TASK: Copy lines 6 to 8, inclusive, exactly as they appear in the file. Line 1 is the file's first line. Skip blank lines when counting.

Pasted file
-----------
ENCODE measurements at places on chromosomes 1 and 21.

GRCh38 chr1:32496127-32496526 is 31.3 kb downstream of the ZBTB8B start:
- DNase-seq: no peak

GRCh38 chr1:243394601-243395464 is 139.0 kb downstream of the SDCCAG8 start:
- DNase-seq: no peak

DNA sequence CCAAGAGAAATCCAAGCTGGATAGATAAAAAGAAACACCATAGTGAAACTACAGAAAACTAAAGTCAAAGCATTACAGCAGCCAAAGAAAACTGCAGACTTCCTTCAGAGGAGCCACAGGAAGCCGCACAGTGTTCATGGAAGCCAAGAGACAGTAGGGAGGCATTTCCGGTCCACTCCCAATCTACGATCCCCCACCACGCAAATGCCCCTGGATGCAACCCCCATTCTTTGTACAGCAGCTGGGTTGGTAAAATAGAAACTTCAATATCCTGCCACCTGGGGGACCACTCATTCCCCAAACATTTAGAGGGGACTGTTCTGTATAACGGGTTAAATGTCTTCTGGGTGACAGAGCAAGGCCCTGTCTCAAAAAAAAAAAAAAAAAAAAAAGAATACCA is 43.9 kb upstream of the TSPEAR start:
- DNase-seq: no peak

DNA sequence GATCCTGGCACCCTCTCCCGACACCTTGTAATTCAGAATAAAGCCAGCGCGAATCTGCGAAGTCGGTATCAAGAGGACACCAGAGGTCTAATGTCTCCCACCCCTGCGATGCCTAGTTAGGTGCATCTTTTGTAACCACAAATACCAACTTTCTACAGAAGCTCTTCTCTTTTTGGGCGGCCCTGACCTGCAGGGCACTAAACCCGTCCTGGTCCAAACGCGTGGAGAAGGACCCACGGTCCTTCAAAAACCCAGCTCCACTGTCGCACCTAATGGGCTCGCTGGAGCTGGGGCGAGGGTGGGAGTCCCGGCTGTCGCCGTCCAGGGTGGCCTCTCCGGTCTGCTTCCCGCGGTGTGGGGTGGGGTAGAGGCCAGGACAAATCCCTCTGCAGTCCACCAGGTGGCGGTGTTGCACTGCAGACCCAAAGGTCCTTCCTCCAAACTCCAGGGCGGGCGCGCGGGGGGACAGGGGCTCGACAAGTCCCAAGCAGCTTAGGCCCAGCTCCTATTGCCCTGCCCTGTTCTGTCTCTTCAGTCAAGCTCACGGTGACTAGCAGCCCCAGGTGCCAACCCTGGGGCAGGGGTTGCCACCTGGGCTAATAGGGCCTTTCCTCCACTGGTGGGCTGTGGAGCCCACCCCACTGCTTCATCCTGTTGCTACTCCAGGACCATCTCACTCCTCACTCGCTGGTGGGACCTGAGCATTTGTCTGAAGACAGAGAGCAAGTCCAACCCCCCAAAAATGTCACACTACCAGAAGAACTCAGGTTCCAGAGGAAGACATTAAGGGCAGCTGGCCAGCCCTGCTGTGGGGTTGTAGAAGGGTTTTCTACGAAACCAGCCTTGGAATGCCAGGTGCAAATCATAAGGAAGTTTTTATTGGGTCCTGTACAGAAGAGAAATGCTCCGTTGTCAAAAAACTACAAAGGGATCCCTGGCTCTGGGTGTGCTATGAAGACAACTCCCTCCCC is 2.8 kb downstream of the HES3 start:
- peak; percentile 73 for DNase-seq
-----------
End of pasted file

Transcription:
DNA sequence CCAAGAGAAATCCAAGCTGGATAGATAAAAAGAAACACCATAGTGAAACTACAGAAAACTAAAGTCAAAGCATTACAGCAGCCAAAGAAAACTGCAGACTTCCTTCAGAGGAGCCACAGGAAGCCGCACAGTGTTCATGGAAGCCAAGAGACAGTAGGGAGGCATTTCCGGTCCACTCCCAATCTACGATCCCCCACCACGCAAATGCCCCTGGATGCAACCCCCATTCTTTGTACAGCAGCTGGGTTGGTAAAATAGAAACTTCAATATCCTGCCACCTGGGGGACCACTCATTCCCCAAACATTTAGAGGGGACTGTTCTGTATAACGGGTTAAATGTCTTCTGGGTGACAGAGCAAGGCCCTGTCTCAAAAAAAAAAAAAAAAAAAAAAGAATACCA is 43.9 kb upstream of the TSPEAR start:
- DNase-seq: no peak

DNA sequence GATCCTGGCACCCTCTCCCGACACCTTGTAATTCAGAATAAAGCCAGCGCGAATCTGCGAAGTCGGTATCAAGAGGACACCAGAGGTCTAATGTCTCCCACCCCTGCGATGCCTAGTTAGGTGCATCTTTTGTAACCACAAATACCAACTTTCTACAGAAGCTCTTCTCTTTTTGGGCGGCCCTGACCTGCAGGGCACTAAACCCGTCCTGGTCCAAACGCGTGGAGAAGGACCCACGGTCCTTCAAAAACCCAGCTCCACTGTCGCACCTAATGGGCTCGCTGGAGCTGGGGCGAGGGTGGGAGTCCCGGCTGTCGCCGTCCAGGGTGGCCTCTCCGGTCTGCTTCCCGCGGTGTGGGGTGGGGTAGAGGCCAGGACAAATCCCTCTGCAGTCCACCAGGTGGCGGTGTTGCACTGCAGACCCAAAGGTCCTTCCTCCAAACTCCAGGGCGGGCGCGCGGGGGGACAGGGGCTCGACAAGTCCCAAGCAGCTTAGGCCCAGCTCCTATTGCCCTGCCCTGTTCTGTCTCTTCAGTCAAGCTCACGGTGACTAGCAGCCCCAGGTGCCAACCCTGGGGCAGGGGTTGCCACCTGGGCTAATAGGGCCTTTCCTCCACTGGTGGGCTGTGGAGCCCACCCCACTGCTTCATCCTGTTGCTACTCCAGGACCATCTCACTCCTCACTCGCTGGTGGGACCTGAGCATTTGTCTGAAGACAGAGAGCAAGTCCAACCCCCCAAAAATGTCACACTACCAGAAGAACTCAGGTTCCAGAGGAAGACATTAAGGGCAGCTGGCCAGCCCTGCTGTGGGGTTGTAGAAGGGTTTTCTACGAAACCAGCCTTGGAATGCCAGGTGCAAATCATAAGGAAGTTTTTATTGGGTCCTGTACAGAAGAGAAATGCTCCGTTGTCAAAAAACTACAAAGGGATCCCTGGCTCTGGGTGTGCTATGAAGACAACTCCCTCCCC is 2.8 kb downstream of the HES3 start: